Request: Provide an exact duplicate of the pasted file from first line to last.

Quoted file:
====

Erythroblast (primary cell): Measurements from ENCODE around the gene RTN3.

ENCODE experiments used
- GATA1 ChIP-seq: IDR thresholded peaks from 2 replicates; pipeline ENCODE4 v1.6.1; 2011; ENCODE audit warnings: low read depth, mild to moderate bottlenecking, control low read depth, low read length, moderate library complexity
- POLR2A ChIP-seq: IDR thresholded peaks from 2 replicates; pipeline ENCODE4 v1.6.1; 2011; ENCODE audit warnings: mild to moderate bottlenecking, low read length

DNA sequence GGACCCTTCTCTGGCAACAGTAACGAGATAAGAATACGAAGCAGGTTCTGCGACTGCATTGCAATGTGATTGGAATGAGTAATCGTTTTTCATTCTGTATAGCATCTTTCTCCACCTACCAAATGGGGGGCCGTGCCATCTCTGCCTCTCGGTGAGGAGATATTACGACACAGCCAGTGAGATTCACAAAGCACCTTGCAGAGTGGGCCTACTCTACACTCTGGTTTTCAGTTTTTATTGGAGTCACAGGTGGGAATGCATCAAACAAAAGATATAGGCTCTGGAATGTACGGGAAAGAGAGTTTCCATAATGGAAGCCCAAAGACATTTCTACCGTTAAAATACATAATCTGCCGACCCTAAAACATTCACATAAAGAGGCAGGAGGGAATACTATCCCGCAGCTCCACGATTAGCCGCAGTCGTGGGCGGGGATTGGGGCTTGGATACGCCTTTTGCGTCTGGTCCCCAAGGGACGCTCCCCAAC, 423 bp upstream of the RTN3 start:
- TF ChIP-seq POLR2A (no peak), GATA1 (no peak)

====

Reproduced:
Erythroblast (primary cell): Measurements from ENCODE around the gene RTN3.

ENCODE experiments used
- GATA1 ChIP-seq: IDR thresholded peaks from 2 replicates; pipeline ENCODE4 v1.6.1; 2011; ENCODE audit warnings: low read depth, mild to moderate bottlenecking, control low read depth, low read length, moderate library complexity
- POLR2A ChIP-seq: IDR thresholded peaks from 2 replicates; pipeline ENCODE4 v1.6.1; 2011; ENCODE audit warnings: mild to moderate bottlenecking, low read length

DNA sequence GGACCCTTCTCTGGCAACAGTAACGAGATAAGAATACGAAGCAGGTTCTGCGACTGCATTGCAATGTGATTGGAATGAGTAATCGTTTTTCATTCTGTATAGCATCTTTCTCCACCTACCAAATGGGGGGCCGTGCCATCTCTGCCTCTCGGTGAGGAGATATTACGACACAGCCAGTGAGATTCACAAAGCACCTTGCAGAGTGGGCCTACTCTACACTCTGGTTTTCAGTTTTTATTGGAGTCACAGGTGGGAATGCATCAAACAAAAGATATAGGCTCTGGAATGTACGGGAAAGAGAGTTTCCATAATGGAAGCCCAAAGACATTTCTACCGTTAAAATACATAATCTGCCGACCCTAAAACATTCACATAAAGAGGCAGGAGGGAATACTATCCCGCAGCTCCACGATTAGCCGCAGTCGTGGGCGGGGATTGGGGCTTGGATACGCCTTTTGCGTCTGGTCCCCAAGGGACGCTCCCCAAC, 423 bp upstream of the RTN3 start:
- TF ChIP-seq POLR2A (no peak), GATA1 (no peak)